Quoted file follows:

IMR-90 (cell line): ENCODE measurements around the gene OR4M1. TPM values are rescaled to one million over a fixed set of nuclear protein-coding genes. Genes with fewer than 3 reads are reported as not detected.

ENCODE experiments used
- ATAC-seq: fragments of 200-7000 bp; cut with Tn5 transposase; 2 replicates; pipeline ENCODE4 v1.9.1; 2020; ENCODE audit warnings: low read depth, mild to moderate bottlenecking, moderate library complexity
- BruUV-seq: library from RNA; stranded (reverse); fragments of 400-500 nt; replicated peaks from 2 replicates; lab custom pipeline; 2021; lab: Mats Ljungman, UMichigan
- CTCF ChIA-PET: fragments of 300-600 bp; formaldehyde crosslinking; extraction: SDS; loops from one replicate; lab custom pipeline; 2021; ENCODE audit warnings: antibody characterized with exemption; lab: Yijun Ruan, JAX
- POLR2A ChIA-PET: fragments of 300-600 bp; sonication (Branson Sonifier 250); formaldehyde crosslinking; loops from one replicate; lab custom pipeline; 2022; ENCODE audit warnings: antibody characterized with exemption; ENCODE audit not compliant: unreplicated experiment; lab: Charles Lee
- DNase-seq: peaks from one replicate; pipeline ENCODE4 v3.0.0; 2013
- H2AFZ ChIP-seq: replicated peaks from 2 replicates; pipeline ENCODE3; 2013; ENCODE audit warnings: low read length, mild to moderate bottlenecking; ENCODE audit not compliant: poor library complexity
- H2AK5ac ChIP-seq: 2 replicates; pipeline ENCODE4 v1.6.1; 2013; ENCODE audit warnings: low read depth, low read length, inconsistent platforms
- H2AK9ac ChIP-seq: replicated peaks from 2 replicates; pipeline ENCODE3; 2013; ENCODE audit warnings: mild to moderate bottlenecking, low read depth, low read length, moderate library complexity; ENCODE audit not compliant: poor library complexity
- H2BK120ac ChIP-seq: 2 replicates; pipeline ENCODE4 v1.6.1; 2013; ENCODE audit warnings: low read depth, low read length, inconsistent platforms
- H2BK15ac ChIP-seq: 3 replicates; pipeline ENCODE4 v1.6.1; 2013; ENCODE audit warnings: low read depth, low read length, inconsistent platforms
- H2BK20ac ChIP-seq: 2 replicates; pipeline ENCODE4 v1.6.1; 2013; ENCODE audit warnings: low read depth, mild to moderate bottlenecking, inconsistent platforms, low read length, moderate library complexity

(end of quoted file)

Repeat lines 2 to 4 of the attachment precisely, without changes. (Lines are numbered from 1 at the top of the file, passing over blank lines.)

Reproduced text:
ENCODE experiments used
- ATAC-seq: fragments of 200-7000 bp; cut with Tn5 transposase; 2 replicates; pipeline ENCODE4 v1.9.1; 2020; ENCODE audit warnings: low read depth, mild to moderate bottlenecking, moderate library complexity
- BruUV-seq: library from RNA; stranded (reverse); fragments of 400-500 nt; replicated peaks from 2 replicates; lab custom pipeline; 2021; lab: Mats Ljungman, UMichigan